And that doesn’t even begin to touch upon the underlying genetic causation for much of my mental health struggles. I was born with a double genetic mutation that severely adversely affects my body’s ability to metabolize the chemicals my brain needs to adequately combat my own mental illnesses. It is a condition I was not aware of until a few years ago. Up until I was 40, all my doctors simply listed me as “treatment resistant” because no medication seemed to work for me. It wasn’t until a few years ago that my doctors discovered that my predisposition to mental illness was literally hardwired into my genes, having received a copy of the MTHFR gene from not one but both of my parents. 

More than once, I have had to defend my own diagnosis. I have been asked more than once what I could possibly even have to be depressed about. I once had a social worker aggressively verbally assault me, demanding to know why I felt my life was so hard and why I struggled so much to function. I first tried explaining from a clinical point of view, using the technical jargon my doctors had explained to me, but clinical explanations wouldn’t cease her incessant barrage of attacks. She pointed out again and again how so many of the other women she worked with had far worse lives than me, giving specific examples of traumas and the abject poverty they endured. I eventually broke down in tears, my emotional levy shattered, recounting every traumatic event I ever endured, trying to justify why I was so broken. She had incorrectly assumed that simply because at first glance I looked OK from the outside looking in and was seemingly privileged, that I must be fabricating or exaggerating my struggles. It has been years since that encounter and my eyes still well up with tears whenever I think about it.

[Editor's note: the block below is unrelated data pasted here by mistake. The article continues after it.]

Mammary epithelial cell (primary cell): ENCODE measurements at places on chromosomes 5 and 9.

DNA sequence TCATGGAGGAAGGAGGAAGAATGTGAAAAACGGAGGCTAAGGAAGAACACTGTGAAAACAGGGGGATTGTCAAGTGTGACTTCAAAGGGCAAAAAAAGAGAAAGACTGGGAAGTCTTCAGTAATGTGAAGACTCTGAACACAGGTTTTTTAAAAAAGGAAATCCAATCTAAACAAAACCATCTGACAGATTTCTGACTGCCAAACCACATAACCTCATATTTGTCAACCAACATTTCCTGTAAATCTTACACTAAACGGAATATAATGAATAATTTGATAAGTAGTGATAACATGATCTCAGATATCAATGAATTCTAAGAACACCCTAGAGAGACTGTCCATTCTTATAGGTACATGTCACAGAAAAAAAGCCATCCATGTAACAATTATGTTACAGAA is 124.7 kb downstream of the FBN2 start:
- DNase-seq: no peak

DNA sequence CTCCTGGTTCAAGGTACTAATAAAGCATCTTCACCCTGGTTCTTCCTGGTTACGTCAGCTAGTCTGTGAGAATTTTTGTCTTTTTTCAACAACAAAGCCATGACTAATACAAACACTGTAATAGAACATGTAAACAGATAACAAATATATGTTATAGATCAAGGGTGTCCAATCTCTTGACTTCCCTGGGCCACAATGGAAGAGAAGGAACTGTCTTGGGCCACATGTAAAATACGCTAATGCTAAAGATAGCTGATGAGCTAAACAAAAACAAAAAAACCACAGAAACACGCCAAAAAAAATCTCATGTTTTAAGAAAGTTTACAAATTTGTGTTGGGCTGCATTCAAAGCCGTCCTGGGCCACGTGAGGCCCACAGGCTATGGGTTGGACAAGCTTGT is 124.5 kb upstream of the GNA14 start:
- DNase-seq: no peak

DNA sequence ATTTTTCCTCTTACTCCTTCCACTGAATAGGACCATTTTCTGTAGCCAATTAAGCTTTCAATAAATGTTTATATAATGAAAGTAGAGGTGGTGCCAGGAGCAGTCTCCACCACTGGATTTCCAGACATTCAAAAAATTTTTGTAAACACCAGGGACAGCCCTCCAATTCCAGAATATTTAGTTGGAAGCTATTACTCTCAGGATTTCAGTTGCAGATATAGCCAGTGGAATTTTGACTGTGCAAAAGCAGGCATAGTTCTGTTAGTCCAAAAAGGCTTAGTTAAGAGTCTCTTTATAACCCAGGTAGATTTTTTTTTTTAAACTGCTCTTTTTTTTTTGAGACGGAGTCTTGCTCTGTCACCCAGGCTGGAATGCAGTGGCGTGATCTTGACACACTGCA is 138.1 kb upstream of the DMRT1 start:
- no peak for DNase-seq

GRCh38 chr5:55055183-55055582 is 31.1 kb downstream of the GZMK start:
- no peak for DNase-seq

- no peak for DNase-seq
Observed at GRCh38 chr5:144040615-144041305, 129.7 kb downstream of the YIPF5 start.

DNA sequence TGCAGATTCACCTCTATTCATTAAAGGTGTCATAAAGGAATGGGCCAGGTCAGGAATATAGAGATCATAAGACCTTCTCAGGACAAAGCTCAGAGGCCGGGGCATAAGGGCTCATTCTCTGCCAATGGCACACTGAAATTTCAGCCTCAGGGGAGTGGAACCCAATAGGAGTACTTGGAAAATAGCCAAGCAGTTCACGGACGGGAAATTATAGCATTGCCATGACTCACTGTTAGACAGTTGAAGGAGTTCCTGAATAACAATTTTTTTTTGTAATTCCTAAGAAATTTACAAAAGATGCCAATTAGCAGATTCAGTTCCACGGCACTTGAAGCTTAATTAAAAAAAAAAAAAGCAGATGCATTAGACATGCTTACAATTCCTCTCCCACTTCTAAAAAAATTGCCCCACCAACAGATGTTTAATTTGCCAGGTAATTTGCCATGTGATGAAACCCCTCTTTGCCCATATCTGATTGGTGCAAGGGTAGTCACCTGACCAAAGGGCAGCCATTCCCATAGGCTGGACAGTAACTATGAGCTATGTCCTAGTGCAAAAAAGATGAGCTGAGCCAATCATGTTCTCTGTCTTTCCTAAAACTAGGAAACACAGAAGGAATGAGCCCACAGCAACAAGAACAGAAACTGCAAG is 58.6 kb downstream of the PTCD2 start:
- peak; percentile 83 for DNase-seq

For some people to assume Kendall Jenner could not possibly be experiencing any mental health struggles simply because she has had a superficially privileged life is beyond ludicrous to me. It may not have been to the same extent as her life, but I know all too well that privilege is not a shield that protects from mental illness, abuse or trauma. Privilege does not stop mental illnesses such as depression or anxiety. I have endured them both my entire life.

Stigma has many believing that mental health struggles are a personal flaw or shortcoming, instead of acknowledging that mental illnesses are bonafide medical conditions in need of treatment. There are people who, thanks to stigma, incorrectly assume that people need to just try harder to be happy, or learn to appreciate what they have, as if sheer effort or gratitude is a panacea for all of our ills. Stigma also pushes personal feelings of shame, as if admitting we have a mental illness will make us appear weak, ungrateful, pathetic or broken. 

Mental illness itself often also makes the very people who are struggling with their diagnosis feel like they are all alone in the world, that nobody else could possibly understand what they are going through. However, it is important to remember that mental illness lies and distorts reality. An estimated one in five people will be diagnosed with mental illness in their lifetime. Mental health diagnoses are actually very common. None of us are alone in this fight. 

The truth is that none of us knows fully what anyone else is going through in life. It doesn’t matter whether or not someone’s life appears to be privileged from the outside looking in. And being privileged, having an easy life is some ways, does not mean that life is not harder in others. Privilege is not a shield that protects from mental illnessMental illness does not care how much money you have, and while of course, statistics have shown that some demographics may be more likely to have a mental illness than others based on frequently commonly shared trauma, absolutely nobody is exempt. People need to stop assuming that just because someone may appear to be living a privileged life in many ways, that their life is always easy and that they never struggle with their mental health.

You can watch the full video below: 

Originally published: May 10, 2021